Author Contributions: Conception and design: N.B. Henrikson, M.P. Banegas, L. Tuzzio, C. Lim, J.L. Schneider.
Analysis and interpretation of the data: N.B. Henrikson, M.P. Banegas, L. Tuzzio, C. Lim, J.L. Schneider, C. Walsh-Bailey, A. Scrol.
Drafting of the article: N.B. Henrikson, M.P. Banegas, L. Tuzzio, C. Lim, J.L. Schneider, C. Walsh-Bailey, S.M. Hodge.
Critical revision of the article for important intellectual content: N.B. Henrikson, M.P. Banegas, L. Tuzzio.
Final approval of the article: N.B. Henrikson, M.P. Banegas, L. Tuzzio, C. Lim, J.L. Schneider, C. Walsh-Bailey, A. Scrol, S.M. Hodge.
Provision of study materials or patients: N.B. Henrikson, M.P. Banegas, J.L. Schneider, A. Scrol, S.M. Hodge.
Statistical expertise: N.B. Henrikson, M.P. Banegas.
Obtaining of funding: N.B. Henrikson, M.P. Banegas, A. Scrol, L. Tuzzio.
Administrative, technical, or logistic support: M.P. Banegas, C. Walsh-Bailey, A. Scrol, S.M. Hodge.
Collection and assembly of data: N.B. Henrikson, M.P. Banegas, L. Tuzzio, C. Lim, J.L. Schneider, C. Walsh-Bailey.
Patients prefer to discuss costs in the clinical setting, but physicians and teams may be unprepared to incorporate cost discussions into existing workflows.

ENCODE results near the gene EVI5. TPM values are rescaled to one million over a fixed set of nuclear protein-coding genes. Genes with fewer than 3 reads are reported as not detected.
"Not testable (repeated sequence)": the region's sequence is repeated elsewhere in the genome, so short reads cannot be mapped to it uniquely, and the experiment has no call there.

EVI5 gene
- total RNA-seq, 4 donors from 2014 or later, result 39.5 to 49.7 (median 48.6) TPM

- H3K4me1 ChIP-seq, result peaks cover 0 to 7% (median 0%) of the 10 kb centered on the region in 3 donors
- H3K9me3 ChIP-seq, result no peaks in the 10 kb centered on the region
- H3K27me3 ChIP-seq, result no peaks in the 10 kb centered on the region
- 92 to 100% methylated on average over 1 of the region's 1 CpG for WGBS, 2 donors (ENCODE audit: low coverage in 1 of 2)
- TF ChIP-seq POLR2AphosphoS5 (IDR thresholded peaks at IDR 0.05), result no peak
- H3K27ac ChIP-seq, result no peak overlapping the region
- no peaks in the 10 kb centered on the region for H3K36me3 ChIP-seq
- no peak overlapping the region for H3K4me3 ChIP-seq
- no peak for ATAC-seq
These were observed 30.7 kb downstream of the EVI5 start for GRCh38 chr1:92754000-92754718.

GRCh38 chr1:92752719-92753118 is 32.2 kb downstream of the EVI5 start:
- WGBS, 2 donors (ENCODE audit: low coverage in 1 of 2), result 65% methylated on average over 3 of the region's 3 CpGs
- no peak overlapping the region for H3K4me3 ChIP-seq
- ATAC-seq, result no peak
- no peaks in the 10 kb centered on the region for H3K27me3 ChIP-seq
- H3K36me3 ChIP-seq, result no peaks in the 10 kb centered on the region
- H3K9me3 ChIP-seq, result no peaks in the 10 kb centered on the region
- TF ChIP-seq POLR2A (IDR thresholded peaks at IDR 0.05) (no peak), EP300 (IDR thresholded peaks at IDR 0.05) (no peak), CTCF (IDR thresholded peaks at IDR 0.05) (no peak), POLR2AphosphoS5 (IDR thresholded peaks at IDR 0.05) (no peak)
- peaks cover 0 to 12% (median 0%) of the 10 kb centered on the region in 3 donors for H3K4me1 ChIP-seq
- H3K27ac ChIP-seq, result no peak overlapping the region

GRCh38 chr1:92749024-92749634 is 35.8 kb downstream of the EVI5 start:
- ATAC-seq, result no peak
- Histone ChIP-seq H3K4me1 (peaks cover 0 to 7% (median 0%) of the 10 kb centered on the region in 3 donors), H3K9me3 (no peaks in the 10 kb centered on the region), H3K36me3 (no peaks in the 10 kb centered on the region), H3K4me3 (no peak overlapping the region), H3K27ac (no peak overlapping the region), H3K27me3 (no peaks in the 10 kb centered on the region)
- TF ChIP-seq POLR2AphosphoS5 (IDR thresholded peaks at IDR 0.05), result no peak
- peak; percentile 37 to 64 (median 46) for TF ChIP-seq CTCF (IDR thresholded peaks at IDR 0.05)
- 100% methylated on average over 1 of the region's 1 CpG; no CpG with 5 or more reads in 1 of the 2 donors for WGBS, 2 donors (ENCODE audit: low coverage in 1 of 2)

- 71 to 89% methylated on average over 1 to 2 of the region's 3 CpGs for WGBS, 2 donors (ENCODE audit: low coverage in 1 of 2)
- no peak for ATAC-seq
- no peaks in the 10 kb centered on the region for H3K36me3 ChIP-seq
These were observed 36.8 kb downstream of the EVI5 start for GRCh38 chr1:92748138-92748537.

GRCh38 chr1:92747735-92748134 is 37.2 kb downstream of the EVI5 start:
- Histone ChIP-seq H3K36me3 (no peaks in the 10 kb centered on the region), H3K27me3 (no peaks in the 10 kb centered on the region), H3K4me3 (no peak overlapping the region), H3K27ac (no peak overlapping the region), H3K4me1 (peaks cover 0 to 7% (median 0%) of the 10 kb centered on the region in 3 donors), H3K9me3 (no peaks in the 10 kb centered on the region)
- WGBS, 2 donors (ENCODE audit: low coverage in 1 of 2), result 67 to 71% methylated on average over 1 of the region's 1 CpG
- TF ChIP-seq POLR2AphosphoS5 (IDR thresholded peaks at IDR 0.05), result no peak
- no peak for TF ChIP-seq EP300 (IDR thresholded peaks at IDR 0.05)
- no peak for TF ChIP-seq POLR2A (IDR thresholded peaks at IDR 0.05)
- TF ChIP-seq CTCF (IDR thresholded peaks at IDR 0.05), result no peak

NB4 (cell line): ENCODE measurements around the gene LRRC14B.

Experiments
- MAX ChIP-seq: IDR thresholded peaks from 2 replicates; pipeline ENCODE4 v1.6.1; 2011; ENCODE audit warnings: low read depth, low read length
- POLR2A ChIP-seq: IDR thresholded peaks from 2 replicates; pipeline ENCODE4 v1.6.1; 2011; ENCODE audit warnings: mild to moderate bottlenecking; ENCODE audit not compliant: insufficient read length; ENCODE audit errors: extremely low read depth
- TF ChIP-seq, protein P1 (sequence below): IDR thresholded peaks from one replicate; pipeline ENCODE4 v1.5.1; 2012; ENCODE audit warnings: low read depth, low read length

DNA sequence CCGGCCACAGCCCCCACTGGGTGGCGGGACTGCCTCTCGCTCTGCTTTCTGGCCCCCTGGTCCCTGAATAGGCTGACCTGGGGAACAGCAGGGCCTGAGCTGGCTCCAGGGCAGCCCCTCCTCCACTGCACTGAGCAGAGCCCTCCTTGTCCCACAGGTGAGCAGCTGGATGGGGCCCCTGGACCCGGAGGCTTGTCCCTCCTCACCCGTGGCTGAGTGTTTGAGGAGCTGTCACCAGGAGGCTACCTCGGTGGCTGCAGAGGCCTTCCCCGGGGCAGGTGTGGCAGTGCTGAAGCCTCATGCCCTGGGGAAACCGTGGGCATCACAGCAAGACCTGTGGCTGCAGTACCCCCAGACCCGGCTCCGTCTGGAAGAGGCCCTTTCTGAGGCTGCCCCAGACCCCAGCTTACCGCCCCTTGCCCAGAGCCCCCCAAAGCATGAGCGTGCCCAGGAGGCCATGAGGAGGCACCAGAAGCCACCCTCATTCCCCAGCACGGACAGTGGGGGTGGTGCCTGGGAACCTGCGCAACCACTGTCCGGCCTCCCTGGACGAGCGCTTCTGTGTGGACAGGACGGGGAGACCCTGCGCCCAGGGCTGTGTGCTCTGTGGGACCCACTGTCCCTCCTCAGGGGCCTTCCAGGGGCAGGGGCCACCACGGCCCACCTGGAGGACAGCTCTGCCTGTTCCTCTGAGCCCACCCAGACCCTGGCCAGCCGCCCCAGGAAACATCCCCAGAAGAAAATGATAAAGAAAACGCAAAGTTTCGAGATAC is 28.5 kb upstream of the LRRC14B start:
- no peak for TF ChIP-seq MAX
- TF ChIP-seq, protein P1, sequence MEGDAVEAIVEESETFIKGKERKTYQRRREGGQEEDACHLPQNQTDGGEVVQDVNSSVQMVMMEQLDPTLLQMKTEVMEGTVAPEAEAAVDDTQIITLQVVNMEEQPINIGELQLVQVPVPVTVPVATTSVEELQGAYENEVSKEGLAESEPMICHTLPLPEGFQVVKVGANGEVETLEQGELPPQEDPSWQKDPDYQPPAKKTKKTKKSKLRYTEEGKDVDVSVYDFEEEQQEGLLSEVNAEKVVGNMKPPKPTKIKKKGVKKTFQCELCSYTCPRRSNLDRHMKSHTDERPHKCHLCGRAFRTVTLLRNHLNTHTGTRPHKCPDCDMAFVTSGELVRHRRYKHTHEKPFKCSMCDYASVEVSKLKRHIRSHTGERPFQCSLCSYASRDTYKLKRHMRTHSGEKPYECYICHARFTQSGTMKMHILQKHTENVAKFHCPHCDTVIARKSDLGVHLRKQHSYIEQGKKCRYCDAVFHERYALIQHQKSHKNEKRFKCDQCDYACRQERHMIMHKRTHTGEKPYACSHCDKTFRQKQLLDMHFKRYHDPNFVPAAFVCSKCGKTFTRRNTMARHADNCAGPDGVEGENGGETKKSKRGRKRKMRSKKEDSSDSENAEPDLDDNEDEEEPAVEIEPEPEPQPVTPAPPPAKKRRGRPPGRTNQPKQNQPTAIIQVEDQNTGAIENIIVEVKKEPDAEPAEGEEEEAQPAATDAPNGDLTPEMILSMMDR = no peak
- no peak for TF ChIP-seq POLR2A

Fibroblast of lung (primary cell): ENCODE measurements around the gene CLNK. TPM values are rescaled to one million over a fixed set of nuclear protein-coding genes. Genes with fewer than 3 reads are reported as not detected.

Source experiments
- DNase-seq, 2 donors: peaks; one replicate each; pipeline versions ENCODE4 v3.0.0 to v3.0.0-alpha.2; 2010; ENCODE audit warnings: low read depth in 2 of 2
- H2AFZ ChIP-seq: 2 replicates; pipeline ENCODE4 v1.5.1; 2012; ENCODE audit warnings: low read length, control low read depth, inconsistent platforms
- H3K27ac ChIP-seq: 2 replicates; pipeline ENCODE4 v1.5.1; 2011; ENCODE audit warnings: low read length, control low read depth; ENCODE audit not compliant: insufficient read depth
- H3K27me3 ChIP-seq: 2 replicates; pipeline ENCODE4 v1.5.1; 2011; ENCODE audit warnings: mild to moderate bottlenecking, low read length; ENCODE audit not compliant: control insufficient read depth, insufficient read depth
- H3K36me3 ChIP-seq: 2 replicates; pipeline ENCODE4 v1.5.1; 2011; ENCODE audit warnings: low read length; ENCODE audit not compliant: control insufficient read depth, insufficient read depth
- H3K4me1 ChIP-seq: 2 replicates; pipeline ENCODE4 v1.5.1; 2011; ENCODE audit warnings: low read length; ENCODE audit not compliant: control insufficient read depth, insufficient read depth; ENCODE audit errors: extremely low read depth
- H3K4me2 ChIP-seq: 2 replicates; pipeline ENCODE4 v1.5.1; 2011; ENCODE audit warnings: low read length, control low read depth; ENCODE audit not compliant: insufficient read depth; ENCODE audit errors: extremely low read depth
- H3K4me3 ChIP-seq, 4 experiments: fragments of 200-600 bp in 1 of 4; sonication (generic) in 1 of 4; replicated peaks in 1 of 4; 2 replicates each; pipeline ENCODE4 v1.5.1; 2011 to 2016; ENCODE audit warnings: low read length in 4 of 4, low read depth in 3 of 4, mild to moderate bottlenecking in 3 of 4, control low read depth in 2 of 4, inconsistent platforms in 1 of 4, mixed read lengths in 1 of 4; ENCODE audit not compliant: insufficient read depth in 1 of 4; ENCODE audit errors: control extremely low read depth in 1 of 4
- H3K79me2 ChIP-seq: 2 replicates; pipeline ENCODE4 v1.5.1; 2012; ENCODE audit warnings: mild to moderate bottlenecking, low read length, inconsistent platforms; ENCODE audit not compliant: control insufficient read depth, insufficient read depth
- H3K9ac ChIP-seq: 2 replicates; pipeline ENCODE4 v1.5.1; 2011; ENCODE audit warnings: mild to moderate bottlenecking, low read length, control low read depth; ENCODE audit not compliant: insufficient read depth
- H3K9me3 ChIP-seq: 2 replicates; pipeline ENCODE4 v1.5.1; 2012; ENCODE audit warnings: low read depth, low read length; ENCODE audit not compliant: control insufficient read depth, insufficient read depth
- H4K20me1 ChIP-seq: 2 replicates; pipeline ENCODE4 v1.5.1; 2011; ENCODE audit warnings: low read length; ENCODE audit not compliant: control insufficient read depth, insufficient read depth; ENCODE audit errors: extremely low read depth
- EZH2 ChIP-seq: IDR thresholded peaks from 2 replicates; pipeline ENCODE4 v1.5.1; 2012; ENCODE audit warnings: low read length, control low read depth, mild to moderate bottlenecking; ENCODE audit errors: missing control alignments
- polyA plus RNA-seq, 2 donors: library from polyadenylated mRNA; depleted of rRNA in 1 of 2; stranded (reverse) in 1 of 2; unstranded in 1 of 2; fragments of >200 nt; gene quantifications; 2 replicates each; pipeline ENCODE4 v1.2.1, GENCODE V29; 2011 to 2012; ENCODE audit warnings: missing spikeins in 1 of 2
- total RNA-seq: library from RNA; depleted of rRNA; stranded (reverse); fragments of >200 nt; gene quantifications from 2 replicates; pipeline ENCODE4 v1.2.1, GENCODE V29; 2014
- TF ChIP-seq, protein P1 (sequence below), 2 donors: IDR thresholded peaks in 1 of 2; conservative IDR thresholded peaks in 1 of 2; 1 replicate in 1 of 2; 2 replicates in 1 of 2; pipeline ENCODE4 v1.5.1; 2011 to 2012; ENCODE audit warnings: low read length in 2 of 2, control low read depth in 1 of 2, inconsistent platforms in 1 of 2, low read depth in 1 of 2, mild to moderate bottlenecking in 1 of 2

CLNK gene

To understand and improve clinical workflows related to cost-of-care conversations.
Qualitative human-centered design study.
2 integrated health systems in the U.S. Pacific Northwest: a system-wide oncology service line and a system-wide primary care service line.
Clinicians, clinical team members, operations staff, and patients.
Ethnographic observations were made at the integrated health systems, assessing barriers to and facilitators of discussing costs with patients. Three unique patient experiences of having financial concerns addressed in the clinic were designed. These experiences were refined after in-person interviews with patients (n = 20). Data were synthesized into a set of clinical workflow requirements.